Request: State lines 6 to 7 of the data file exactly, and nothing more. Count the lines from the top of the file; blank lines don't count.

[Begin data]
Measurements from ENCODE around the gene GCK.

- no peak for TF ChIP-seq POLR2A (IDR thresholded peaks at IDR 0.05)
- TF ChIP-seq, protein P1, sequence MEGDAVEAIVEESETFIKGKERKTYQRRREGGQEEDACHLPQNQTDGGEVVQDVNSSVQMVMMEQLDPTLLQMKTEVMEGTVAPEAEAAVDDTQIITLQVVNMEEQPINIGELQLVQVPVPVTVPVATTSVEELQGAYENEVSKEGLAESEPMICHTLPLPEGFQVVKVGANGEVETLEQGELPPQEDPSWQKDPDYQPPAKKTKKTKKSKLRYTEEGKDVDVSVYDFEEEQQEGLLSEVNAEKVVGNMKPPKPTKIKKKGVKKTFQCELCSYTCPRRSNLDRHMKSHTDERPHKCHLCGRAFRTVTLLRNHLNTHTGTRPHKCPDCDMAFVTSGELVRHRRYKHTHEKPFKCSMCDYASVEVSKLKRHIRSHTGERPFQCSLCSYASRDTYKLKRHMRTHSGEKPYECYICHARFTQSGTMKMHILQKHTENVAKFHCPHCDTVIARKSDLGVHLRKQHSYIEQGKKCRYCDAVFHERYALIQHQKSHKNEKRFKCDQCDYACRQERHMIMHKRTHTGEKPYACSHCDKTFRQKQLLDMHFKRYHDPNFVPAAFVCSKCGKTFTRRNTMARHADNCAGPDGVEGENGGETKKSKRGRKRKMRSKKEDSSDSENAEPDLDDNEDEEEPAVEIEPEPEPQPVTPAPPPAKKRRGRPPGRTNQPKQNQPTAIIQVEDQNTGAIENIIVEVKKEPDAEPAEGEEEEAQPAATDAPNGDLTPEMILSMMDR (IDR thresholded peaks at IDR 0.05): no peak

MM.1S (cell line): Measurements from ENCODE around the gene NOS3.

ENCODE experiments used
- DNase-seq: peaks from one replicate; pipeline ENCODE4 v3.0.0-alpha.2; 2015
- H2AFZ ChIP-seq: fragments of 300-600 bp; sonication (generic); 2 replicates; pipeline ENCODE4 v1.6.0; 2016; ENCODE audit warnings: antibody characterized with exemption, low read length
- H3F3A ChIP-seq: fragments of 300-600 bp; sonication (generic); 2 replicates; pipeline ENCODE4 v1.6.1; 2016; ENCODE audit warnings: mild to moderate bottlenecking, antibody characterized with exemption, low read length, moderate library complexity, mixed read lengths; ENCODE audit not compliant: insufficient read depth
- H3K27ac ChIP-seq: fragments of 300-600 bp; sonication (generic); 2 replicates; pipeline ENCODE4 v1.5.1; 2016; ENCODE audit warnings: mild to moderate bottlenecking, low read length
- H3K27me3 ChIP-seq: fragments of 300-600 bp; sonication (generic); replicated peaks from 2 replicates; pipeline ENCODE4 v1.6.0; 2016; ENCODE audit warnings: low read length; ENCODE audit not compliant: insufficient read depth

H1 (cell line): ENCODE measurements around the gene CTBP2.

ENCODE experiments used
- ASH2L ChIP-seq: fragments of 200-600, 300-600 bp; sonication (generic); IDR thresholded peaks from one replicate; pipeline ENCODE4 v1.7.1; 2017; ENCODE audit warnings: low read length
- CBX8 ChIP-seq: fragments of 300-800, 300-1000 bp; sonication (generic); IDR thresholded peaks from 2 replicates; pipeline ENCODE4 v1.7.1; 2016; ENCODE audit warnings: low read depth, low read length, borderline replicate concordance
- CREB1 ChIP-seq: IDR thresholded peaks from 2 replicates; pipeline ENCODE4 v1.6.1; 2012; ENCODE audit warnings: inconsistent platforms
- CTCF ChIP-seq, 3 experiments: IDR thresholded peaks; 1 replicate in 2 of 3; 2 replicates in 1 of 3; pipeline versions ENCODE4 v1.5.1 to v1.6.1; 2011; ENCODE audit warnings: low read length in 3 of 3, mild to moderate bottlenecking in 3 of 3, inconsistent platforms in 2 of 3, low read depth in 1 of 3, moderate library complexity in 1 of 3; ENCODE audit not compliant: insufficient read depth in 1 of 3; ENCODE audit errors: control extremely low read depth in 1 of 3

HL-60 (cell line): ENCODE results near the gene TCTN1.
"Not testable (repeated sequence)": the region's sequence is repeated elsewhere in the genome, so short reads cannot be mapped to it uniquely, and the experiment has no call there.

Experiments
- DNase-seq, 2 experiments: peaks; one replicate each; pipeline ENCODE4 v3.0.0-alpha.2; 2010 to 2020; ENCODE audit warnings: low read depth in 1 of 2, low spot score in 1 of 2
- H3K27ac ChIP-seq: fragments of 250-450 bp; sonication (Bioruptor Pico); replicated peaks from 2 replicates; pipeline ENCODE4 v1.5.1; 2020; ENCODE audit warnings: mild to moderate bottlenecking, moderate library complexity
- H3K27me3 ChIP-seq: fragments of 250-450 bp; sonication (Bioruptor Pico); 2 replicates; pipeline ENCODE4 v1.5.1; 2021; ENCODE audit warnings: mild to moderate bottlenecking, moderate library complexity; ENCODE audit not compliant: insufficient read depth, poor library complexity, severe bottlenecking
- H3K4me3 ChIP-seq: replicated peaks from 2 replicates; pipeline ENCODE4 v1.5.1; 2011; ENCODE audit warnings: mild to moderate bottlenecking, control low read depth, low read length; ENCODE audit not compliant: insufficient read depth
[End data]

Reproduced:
- DNase-seq: peaks from one replicate; pipeline ENCODE4 v3.0.0-alpha.2; 2015
- H2AFZ ChIP-seq: fragments of 300-600 bp; sonication (generic); 2 replicates; pipeline ENCODE4 v1.6.0; 2016; ENCODE audit warnings: antibody characterized with exemption, low read length